The Haunted Hotel is like a time machine back to the glorious Halloweens of 1960’s and 1970’s. It’s a two-story piece of carnival/roadside attraction history frozen in time. It’s creepy and creaky, showing every year of its age through decades of screams and smiles and nervous laughter.

Ironically, the “Grand Awesoming” of Russell’s Funtown Mountain happened on Father’s Day Weekend, so I guess I can count my trip through the Haunted Hotel as one last act of very post-adolescent, parental rebellion. I can still hear dad’s voice echoing through the car as I pulled into the Funtown Mountain parking lot, but his mantra about “rip-offs” and “wastes of money” started fading as the sounds of Charmin’ Charles piano reached my ears. If dad were still here today, I think he’d change his tune too.

The Haunted Hotel still spooks.

Once the door that says “Beware” on it closes behind you, there’s no turning back. You’ll find yourself in a world of complete darkness from which you can occasionally make out shapes and images in fluorescent paint: spooky faces, glowing hand prints, desperate pleas for “Help!” scrawled in red on the black walls. It’s hard to gauge distance or direction as you make your way ahead mostly by feeling.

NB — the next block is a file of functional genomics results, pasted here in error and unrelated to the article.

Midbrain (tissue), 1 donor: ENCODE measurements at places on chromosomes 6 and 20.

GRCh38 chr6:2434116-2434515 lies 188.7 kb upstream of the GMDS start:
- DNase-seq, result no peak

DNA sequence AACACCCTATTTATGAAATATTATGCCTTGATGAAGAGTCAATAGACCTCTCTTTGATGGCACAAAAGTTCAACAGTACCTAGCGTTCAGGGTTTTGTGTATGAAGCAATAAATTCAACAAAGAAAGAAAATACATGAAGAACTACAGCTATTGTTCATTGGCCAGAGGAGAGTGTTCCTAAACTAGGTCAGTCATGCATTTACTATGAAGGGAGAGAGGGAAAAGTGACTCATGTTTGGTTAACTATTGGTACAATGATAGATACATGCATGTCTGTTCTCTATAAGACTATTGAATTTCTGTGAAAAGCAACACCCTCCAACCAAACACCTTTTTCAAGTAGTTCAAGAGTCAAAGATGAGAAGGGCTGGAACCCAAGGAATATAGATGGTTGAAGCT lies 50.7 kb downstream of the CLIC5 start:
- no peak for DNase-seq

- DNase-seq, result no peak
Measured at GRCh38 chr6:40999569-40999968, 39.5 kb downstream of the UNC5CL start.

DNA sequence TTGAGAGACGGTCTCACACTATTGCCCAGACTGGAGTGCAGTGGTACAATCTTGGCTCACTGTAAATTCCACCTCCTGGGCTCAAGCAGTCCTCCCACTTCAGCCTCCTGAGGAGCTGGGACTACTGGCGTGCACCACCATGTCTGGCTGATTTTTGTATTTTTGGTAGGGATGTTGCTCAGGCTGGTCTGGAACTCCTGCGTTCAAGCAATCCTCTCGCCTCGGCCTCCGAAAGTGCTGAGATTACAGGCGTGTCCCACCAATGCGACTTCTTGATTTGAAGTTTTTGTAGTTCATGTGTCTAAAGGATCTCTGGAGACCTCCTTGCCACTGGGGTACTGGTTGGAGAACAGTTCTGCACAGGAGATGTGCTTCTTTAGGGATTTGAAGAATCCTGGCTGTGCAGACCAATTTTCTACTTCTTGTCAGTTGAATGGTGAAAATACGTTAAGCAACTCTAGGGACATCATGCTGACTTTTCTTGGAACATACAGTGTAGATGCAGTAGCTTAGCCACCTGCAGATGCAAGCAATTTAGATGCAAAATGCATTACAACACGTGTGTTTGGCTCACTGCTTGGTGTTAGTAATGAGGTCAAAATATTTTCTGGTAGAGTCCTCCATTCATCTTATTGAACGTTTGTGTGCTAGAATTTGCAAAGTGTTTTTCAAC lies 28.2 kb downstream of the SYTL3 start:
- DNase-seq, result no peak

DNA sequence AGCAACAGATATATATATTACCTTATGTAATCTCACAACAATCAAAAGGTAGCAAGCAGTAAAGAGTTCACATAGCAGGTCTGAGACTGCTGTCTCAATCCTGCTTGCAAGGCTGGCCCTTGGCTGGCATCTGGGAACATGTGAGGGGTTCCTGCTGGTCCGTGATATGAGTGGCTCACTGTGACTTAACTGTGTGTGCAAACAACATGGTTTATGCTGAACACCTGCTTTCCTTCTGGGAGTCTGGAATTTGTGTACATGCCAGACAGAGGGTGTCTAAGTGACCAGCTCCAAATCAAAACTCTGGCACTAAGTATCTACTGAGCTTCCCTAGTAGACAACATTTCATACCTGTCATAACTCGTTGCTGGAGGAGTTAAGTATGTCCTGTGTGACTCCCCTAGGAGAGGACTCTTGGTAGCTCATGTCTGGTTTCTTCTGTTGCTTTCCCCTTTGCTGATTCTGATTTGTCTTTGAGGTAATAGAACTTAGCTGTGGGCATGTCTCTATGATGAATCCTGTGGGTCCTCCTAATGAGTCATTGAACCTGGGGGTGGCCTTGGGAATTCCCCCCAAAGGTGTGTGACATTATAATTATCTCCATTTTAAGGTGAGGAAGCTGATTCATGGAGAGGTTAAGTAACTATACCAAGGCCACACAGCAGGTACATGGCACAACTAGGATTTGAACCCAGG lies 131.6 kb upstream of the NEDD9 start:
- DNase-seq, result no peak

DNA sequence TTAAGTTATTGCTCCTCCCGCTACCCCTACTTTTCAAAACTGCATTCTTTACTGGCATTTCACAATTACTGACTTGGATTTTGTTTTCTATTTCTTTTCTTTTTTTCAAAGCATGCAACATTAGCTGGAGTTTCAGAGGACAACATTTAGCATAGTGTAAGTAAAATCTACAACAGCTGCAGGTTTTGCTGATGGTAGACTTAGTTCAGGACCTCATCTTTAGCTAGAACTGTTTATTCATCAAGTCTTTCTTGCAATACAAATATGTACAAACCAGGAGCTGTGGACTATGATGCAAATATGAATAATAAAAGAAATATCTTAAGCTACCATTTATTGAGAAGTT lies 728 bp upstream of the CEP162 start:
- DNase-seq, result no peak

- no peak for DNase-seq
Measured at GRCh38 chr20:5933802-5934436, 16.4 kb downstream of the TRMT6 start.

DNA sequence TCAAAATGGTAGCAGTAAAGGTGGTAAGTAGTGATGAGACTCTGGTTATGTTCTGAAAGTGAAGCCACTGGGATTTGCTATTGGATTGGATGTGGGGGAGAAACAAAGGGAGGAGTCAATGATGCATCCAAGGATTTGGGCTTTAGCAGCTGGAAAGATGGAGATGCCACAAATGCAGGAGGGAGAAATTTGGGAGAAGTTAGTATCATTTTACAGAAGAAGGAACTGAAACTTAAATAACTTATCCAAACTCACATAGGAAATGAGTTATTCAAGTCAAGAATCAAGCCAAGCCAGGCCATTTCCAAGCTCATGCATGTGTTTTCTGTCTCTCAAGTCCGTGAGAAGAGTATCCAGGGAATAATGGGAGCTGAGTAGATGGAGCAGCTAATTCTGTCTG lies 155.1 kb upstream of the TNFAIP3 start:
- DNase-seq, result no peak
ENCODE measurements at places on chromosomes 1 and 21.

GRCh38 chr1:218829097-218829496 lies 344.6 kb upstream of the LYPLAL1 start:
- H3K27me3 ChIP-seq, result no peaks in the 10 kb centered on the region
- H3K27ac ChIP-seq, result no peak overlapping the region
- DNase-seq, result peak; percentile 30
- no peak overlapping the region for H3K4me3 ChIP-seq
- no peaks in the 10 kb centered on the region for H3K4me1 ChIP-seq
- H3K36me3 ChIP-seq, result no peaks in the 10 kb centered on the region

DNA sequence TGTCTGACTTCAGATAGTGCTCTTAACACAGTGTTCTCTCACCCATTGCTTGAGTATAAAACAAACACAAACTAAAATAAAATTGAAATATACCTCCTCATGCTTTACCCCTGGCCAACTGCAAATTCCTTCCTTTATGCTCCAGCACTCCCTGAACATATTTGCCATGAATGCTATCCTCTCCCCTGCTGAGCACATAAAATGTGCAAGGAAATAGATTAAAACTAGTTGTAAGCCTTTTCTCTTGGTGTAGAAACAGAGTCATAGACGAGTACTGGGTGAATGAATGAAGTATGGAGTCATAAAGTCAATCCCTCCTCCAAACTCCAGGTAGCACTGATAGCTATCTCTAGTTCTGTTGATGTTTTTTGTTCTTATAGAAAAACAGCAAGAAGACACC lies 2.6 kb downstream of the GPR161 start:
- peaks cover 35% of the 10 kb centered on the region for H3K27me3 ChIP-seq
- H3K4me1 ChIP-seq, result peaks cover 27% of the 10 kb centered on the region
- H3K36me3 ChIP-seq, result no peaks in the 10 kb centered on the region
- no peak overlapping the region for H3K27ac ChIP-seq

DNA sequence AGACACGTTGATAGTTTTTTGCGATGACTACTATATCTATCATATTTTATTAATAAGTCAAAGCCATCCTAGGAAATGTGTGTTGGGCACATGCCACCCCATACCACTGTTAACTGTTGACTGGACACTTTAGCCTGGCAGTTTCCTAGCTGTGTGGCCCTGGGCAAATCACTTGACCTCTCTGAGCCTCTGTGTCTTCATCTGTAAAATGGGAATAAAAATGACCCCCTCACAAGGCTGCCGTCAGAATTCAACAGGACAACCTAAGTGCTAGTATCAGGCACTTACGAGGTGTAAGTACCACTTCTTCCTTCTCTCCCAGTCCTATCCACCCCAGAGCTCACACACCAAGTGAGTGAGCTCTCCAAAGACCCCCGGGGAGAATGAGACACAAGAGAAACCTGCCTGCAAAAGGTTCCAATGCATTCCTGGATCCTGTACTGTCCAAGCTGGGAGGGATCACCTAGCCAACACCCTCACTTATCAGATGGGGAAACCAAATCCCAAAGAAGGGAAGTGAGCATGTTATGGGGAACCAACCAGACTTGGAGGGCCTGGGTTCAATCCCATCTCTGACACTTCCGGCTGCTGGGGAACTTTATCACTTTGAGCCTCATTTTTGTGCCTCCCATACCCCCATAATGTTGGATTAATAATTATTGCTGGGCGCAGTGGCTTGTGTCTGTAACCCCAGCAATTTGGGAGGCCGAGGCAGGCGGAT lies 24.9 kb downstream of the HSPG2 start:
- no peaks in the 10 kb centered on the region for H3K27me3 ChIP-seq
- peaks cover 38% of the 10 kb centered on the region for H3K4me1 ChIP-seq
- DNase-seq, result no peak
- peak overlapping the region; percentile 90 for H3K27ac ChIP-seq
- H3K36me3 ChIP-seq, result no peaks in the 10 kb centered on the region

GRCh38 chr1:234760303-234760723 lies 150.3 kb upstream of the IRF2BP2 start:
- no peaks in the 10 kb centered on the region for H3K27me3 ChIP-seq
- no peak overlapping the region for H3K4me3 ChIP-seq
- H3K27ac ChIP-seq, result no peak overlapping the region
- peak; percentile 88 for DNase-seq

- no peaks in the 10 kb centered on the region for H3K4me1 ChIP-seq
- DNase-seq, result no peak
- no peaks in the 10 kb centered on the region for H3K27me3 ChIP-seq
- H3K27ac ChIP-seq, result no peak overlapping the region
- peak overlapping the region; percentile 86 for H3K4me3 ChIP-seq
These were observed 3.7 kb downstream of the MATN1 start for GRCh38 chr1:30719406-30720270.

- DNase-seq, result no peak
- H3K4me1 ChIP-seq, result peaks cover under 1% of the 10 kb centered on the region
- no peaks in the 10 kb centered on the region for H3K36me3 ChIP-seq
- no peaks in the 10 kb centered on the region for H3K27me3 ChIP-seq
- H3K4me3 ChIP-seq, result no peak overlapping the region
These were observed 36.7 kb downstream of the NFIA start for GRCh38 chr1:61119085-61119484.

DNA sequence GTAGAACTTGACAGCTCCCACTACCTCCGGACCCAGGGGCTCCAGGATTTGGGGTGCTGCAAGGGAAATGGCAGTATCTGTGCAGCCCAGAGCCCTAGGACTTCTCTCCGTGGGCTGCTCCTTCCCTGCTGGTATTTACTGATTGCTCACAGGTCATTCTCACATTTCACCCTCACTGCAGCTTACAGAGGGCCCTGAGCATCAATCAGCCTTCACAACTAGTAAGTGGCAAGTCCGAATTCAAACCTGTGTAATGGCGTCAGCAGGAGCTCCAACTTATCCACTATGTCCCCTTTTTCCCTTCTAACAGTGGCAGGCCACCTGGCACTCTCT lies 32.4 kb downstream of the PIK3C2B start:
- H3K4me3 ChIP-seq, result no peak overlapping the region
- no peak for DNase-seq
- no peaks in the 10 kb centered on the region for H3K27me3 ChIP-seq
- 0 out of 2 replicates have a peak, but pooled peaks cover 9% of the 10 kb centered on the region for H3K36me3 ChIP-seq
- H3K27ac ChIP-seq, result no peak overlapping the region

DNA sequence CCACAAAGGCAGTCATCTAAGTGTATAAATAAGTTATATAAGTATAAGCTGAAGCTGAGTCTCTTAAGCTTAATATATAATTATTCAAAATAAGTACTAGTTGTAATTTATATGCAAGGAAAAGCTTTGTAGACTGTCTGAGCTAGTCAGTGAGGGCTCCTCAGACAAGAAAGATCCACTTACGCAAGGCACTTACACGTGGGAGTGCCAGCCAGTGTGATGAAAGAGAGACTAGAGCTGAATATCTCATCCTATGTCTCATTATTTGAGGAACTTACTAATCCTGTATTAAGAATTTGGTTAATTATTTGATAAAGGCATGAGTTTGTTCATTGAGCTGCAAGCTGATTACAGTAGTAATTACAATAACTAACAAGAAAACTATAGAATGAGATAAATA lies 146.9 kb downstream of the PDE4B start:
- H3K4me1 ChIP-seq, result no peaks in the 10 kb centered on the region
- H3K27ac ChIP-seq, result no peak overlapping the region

One of my favorite parts early in the maze is the series of disorienting keyhole doors that you must pass through. Some look like the right way, but are only painted facades, while others can be barely squeezed through.

As you progress slowly in the twisting darkness, you will occasionally step on a panel that will trigger animated shock effects and monsters including mummies, werewolves and creepy clowns. These “gags” can be loud and quite startling. I went through a few times and the machine gun goon got me EVERY TIME! Bursts of compressed air can also make visitors jump at unexpected moments.

Occasional strobe lit passageways and colored, fluorescent lit chambers change the mood as you progress forward. Wait, there’s a light up ahead. Is this the way out? No, but it will take you out onto the balcony of the second floor where you can take a breath and a moment to take in the rolling Kentucky hills and the cars on the highway passing by far below. This also makes a great photo opportunity if you have friends and family waiting down by the rusty gate.

The only downside is that if you’re visiting the Haunted Hotel during the day, you’ll be completely blinded again by the sunlight and now you must plunge back into the inky blackness with all new sensitivity to the dark.